Current competition goals: Qualifying for the 2018 Boston Marathon and finishing my first full Ironman.

Why do you want to accomplish these goals? The Ironman is another “unicorn” for me–a mythical race that seems just outside my reach or comprehension. As I keep catching my unicorns, I can’t help but relish in the fact that I can ACTUALLY BE an athlete. I still have a hard time seeing myself as one. Having the resume of Boston Marathon and an Ironman will help solidify that. Plus, I love racing, I’m sure you didn’t know that. 😉

Competition mantra: Courage to Start, Strength to Endure, Resolve to Finish

Pre-race ritual or superstition: I like to paint my nails the color of the race. It’s just something girly and fun I enjoy.

Training tips: If you’re attempting a new race distance or event, make it a fun one or do it with friends.

Training/racing pet peeve: Racers who only care about themselves. They move your stuff, cut you off, take 2 and 3 cups of water in a row at an aid station, etc.

Post-race treats: Pizza, chocolate frosted cake/cupcakes, and doughnuts.

Ideal training “camp” location: ANYWHERE warm. I do better in heat than in cold.

“Pump up” jam of choice: I start every race with the song “Geronimo“. It’s a fun song and it’s one of those iconic things you say when you jump into water. Like “here I go!”. I think of that as I run past the beginning of every race start line.

What motivates you to keep training and competing? Being born with multiple birth defects, the ambition set for me was just to be healthy, not “anything you want”. So, I held myself back thinking “I’m too small, too weak, too fragile, too slow”. I have problems with my own abilities. That’s why I keep racing. I want to prove to others and mostly myself that I’m a strong athlete. Every time I cross that finish line or get through a rough workout, I feel like a champion. Also, everyone I train with. I have some amazing athlete friends and I love hearing about their achievements and motivational stories.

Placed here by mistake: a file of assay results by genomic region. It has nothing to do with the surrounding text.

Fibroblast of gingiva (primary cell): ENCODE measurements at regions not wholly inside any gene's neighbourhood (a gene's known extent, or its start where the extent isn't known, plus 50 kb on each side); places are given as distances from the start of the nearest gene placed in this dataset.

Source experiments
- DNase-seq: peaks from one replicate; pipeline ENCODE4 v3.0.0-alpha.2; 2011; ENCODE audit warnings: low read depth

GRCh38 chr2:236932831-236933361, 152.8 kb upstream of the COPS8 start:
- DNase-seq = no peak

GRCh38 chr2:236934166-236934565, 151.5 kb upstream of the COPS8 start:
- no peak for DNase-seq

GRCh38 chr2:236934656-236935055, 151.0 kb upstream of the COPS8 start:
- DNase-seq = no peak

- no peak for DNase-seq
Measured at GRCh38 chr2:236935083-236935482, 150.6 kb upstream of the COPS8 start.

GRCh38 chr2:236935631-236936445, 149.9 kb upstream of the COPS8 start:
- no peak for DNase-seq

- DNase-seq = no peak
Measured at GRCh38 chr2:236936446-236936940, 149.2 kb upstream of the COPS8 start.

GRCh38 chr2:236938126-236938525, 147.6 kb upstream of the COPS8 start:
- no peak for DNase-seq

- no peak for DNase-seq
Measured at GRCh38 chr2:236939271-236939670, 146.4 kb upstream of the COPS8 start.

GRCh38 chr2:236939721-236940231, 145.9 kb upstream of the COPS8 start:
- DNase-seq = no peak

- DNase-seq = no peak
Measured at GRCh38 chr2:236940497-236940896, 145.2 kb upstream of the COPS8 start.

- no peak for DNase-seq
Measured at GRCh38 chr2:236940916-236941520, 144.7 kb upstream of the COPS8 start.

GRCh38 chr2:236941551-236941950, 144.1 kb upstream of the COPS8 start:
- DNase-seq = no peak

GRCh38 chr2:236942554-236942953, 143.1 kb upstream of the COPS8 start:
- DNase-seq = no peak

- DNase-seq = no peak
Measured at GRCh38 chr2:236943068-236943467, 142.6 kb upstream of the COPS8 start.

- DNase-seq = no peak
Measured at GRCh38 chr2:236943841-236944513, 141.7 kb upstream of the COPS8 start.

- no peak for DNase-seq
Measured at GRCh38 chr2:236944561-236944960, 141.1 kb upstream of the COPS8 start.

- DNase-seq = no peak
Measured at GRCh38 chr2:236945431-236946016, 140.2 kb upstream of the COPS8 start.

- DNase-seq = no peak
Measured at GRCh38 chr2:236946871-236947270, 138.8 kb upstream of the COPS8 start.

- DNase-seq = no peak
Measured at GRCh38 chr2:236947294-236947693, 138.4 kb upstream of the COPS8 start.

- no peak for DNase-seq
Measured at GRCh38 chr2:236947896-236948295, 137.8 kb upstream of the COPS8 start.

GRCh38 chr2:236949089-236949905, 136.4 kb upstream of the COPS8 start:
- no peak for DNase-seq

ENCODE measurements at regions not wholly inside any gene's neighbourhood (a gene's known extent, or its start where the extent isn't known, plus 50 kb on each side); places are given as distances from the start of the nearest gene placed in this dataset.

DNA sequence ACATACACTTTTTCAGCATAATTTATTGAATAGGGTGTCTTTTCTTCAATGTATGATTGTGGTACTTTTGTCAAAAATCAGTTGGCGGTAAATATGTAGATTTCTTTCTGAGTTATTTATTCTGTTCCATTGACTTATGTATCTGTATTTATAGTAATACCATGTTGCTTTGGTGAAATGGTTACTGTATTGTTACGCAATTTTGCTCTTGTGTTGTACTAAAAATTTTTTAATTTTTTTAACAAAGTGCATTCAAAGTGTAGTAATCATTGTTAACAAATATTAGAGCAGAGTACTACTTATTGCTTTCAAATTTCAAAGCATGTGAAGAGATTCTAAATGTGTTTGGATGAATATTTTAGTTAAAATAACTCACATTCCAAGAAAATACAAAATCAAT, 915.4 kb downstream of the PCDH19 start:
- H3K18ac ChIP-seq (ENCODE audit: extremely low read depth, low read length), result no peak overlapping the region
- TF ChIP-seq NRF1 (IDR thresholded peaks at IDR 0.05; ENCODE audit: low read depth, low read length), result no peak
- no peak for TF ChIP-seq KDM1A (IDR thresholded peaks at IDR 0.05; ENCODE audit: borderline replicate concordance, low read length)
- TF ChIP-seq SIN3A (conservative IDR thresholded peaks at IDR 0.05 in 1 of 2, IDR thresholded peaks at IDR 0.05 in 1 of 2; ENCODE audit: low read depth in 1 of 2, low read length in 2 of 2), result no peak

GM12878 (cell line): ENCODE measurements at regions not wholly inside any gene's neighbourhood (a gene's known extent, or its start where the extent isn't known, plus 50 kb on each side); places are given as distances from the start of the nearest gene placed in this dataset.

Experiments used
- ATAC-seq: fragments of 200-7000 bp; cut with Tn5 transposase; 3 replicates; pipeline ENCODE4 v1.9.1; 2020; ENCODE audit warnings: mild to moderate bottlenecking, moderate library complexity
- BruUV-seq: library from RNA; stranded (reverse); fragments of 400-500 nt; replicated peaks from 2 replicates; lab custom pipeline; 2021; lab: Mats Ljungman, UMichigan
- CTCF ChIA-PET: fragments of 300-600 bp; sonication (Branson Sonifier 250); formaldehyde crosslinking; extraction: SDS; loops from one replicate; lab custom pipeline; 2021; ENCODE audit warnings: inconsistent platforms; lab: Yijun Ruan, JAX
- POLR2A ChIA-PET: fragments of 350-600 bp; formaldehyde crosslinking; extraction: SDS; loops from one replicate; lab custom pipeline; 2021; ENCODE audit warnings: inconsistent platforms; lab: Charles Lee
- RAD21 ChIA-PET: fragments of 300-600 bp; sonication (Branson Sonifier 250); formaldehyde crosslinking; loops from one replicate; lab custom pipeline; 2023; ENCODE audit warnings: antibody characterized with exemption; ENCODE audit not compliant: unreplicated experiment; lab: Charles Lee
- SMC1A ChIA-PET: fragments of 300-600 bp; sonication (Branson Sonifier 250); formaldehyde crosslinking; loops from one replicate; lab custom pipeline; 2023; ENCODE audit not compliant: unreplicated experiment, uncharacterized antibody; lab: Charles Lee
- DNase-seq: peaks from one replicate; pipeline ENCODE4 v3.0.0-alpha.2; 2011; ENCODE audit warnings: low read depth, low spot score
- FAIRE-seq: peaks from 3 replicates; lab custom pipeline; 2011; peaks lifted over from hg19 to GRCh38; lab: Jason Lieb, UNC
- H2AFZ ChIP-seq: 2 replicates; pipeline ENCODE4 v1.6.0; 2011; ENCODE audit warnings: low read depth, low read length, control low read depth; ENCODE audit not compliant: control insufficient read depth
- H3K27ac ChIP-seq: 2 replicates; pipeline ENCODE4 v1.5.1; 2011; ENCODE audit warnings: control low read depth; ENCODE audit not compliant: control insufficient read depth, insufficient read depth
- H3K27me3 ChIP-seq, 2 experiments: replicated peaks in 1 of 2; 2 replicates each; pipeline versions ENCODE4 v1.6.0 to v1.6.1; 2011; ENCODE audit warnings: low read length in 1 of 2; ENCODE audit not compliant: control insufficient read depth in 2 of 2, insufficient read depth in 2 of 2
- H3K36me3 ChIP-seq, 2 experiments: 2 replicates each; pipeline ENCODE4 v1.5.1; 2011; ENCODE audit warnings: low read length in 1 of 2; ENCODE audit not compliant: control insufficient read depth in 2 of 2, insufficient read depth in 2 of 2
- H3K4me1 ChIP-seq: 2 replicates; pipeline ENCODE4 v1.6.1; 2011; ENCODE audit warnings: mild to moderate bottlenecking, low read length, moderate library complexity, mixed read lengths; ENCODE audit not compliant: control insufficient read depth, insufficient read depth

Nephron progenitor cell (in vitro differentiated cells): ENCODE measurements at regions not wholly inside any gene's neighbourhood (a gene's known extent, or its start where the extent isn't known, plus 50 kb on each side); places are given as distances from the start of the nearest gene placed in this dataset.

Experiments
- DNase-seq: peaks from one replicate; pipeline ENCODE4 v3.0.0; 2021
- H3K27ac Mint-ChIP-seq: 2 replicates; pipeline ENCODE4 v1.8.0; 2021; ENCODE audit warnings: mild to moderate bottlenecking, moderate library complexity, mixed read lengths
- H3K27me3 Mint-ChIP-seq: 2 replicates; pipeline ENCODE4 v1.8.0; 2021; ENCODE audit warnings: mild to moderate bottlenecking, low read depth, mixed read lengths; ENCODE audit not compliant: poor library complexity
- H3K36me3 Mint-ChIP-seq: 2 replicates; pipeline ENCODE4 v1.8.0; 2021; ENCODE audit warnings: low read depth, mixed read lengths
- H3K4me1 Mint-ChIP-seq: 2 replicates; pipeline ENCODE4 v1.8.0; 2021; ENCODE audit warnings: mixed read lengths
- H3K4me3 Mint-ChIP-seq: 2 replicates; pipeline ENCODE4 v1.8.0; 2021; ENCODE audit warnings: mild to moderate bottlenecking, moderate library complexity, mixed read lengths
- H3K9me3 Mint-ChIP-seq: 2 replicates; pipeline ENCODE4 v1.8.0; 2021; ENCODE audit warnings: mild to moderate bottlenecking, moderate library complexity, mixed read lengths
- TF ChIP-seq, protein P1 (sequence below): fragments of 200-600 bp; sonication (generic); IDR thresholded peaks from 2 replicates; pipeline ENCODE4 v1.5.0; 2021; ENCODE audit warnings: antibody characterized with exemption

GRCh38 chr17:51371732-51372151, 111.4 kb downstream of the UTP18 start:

What motivates you to keep going when it gets tough? Music is a big passion of mine. When I get frustrated I start singing either out loud or in my head (especially during triathlons when I don’t have music).

Something you’ve learned about yourself through endurance athletics: Regardless of my past, current condition, and perceived mindset, I can make myself into the best version of me if I just try.

Best athletic encouragement you’ve ever been given: Pain is only temporary, while the feeling of an achievement lasts a lifetime.

Athlete hero (and why): Chrissie Wellington. She set the stage for women in the triathlon world while being extremely humble and down to earth . I love that, like me, she’s a clumsy, self-proclaimed Muppet. *Insert image of Kermit the frog flailing his arms every where while running*

Words of wisdom to aspiring endurance athletes:

Some days will be easy, some days will be hard, and some day you’ll just want to quit. Just remember, you are creating the best version of yourself. Celebrate the good days and be gentle to yourself on the bad. Creation takes passion, patience, and perseverance.

What does “Fuel” mean to you? Whole, non-processed, colorful, and healthy food.

What does being “Fit” mean to you? Being able to achieve your athletic goals in a healthy manner.

Pick one:
Swim, bike, or run? Run
Open water or pool? Hawaiian ocean bays; in California? POOL
Trail or track? Trail
Solo or group training? Group
Chocolate or cheese? Chocolate
Watch on your left wrist or right? Left
Morning or evening workout? Morning
Hat, visor or headband? Visor
Swim cap or no cap? Swim cap; my hair gets tangled in my mouth without one
Cheerios or Wheaties? Honey Nut Cheerios
Coffee, tea, or hot chocolate? Coffee
Crocs or Birkenstocks? OOFOS 😉

If you could swap out one triathlon discipline (swim/bike/run) for another (anything!), what would you swap out and what would you add in its place, and why? Umm…how about Horse Ride/Run/Horse Ride.. that would be amazing!

Any other fun facts about you: It wasn’t until 2011 that I started running, or participated in any regular athletic activity. It’s been a long, hard road but I’m finally learning to love it. Everyone I workout with is amazing and a great inspiration.

Thanks, Lori!